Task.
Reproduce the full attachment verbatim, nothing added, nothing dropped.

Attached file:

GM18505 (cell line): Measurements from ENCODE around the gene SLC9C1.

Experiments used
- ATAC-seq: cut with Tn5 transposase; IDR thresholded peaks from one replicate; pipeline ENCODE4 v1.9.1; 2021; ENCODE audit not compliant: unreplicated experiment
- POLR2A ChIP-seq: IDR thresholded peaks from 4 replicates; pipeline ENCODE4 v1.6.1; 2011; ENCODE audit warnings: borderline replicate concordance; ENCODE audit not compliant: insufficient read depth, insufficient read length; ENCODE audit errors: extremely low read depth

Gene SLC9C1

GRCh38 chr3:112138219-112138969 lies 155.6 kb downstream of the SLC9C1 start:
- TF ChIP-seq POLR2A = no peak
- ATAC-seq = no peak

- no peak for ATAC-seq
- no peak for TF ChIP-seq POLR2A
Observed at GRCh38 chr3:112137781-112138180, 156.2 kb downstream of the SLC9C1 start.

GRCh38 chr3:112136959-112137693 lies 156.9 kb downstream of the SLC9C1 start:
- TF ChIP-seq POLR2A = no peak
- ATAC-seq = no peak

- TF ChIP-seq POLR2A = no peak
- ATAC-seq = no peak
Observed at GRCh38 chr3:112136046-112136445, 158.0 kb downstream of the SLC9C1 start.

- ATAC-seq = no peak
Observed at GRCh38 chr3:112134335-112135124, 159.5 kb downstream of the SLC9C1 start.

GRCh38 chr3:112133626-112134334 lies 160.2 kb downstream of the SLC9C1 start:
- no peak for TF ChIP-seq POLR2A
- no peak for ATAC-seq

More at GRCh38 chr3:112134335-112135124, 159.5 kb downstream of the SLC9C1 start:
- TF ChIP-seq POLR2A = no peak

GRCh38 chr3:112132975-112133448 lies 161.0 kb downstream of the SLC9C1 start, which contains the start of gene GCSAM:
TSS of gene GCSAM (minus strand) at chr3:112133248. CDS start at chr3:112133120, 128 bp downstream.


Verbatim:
GM18505 (cell line): Measurements from ENCODE around the gene SLC9C1.

Experiments used
- ATAC-seq: cut with Tn5 transposase; IDR thresholded peaks from one replicate; pipeline ENCODE4 v1.9.1; 2021; ENCODE audit not compliant: unreplicated experiment
- POLR2A ChIP-seq: IDR thresholded peaks from 4 replicates; pipeline ENCODE4 v1.6.1; 2011; ENCODE audit warnings: borderline replicate concordance; ENCODE audit not compliant: insufficient read depth, insufficient read length; ENCODE audit errors: extremely low read depth

Gene SLC9C1

GRCh38 chr3:112138219-112138969 lies 155.6 kb downstream of the SLC9C1 start:
- TF ChIP-seq POLR2A = no peak
- ATAC-seq = no peak

- no peak for ATAC-seq
- no peak for TF ChIP-seq POLR2A
Observed at GRCh38 chr3:112137781-112138180, 156.2 kb downstream of the SLC9C1 start.

GRCh38 chr3:112136959-112137693 lies 156.9 kb downstream of the SLC9C1 start:
- TF ChIP-seq POLR2A = no peak
- ATAC-seq = no peak

- TF ChIP-seq POLR2A = no peak
- ATAC-seq = no peak
Observed at GRCh38 chr3:112136046-112136445, 158.0 kb downstream of the SLC9C1 start.

- ATAC-seq = no peak
Observed at GRCh38 chr3:112134335-112135124, 159.5 kb downstream of the SLC9C1 start.

GRCh38 chr3:112133626-112134334 lies 160.2 kb downstream of the SLC9C1 start:
- no peak for TF ChIP-seq POLR2A
- no peak for ATAC-seq

More at GRCh38 chr3:112134335-112135124, 159.5 kb downstream of the SLC9C1 start:
- TF ChIP-seq POLR2A = no peak

GRCh38 chr3:112132975-112133448 lies 161.0 kb downstream of the SLC9C1 start, which contains the start of gene GCSAM:
TSS of gene GCSAM (minus strand) at chr3:112133248. CDS start at chr3:112133120, 128 bp downstream.